The iPad Air, even with its lower capacity 32.4 watt-hour battery, lasts for almost a day when used as an LTE Personal Hotspot, according to tests performed by AnandTech.
The iPad 3, in comparison had a significantly larger 42.5 watt-hour battery, and lasted for almost the same time with the screen turned off and Personal Hotspot activated.
I set the iPad Air up as a personal hotspot, wirelessly tethering it to a 13-inch MacBook Pro with Retina Display. I started a constant 100KB/s transfer on the MacBook Pro (2x the transfer rate of my iPad 3 test) and with the iPad Air’s display off I measured battery life. Last time I chose 50KB/s as it was the average transfer rate across our old WiFi web browsing battery life test, I doubled the workload to be more reflective of more strenuous demands. In reality I’d expect to see a burstier usage profile, but that’s something for me to test down the road.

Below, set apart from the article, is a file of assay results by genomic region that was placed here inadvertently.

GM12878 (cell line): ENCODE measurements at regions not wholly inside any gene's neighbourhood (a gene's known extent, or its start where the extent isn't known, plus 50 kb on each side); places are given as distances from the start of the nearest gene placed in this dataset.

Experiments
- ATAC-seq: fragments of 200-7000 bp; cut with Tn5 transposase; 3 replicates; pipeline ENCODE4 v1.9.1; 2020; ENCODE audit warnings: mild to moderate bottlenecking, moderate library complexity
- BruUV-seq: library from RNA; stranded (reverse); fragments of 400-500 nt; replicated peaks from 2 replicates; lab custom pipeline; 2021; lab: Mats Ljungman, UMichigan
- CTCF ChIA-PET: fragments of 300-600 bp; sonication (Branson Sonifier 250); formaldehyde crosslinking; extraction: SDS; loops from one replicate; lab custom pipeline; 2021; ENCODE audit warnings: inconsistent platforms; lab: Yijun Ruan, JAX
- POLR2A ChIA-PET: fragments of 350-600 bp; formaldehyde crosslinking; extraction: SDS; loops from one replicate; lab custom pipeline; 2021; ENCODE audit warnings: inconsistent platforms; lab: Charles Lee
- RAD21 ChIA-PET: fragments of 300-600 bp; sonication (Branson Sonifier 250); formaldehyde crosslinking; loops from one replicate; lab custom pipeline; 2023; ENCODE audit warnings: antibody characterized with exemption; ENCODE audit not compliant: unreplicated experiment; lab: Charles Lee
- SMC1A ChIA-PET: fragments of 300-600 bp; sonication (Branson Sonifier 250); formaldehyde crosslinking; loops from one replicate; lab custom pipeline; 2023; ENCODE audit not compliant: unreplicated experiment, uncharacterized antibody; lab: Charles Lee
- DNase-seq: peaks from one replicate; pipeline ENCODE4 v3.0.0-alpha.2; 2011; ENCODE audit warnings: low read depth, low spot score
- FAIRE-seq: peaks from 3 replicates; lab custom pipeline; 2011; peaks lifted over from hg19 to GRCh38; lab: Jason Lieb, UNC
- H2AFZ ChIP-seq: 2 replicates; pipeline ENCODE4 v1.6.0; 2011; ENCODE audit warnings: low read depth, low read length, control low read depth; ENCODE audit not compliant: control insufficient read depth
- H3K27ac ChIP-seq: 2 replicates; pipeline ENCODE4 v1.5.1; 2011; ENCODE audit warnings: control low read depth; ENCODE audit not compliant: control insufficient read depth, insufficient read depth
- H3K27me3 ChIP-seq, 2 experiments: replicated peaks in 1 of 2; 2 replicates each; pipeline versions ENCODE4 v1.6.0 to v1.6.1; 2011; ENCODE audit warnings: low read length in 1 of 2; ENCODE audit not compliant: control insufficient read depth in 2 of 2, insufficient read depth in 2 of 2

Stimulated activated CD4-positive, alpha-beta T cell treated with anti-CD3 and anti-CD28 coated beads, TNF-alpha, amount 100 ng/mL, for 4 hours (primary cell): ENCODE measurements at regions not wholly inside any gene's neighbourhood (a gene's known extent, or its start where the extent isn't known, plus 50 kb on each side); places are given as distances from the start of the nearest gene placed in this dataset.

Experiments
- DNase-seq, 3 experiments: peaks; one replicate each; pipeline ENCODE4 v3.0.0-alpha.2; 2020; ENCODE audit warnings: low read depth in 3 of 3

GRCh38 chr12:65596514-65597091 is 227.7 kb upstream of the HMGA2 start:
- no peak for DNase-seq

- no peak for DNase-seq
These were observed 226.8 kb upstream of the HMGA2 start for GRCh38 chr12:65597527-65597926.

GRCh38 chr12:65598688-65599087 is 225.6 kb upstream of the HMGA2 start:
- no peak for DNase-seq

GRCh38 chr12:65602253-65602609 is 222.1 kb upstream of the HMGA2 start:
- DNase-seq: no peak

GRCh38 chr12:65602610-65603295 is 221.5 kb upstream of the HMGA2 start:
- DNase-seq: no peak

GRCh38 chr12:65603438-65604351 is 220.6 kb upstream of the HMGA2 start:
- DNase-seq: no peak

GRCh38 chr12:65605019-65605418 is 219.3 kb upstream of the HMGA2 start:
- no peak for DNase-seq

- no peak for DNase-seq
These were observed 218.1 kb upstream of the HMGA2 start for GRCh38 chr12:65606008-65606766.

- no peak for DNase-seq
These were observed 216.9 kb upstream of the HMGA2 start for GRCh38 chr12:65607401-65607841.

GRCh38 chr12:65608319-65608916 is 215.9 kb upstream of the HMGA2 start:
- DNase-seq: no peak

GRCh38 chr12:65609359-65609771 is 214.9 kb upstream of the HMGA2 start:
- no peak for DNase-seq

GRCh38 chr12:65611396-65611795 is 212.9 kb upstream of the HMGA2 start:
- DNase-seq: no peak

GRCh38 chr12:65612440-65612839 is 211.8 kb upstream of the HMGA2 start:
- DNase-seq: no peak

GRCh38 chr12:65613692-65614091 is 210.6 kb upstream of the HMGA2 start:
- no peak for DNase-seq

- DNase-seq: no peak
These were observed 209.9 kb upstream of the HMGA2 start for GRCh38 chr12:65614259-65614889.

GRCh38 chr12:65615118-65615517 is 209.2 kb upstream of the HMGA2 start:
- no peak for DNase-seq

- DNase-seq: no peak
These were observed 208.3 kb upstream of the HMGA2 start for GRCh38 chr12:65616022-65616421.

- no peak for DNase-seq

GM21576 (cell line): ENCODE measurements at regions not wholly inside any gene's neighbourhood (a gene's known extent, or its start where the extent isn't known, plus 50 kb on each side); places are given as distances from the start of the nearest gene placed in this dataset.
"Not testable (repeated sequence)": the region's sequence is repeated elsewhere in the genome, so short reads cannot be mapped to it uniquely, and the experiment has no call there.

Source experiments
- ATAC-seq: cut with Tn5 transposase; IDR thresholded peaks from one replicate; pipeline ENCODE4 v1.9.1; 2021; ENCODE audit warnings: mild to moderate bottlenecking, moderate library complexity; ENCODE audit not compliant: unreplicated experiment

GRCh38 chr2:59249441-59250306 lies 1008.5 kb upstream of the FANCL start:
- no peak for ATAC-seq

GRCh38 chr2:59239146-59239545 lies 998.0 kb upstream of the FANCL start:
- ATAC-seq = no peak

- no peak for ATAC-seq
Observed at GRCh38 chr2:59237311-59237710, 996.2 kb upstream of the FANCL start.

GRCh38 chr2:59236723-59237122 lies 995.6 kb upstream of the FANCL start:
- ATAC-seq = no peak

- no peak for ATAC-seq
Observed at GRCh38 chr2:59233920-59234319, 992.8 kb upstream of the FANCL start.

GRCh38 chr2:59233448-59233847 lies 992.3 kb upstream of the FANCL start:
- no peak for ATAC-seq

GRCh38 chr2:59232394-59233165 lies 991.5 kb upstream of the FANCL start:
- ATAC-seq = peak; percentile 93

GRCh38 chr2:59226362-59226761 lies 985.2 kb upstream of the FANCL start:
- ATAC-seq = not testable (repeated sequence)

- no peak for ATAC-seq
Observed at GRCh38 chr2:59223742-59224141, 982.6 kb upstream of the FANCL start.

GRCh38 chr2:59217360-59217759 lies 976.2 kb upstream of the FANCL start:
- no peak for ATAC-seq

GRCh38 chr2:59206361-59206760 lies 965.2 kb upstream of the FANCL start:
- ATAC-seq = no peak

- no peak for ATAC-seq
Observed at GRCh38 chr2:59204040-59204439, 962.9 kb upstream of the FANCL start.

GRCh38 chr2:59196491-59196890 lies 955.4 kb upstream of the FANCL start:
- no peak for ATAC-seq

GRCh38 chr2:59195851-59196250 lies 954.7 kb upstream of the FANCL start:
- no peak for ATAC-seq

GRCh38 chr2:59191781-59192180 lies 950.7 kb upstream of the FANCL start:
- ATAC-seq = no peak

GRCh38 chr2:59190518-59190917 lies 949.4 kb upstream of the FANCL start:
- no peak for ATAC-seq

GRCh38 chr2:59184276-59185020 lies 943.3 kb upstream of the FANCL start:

A total of 24.08 hours and over 8GB of transfers later, the iPad Air finally died.
How does the iPad Air, with the lower capacity battery, manage to last almost the same time as the iPad 3? The answer lies in the new A7 chip and the new Qualcomm LTE modem included in the iPad Air, both of which are built on a 28nm process as compared to the iPad 3’s 45nm process, which makes them a lot more power efficient.
So if you haven’t yet decided if you want a Cellular or Wi-Fi only iPad, you should consider this point as well when making the decision.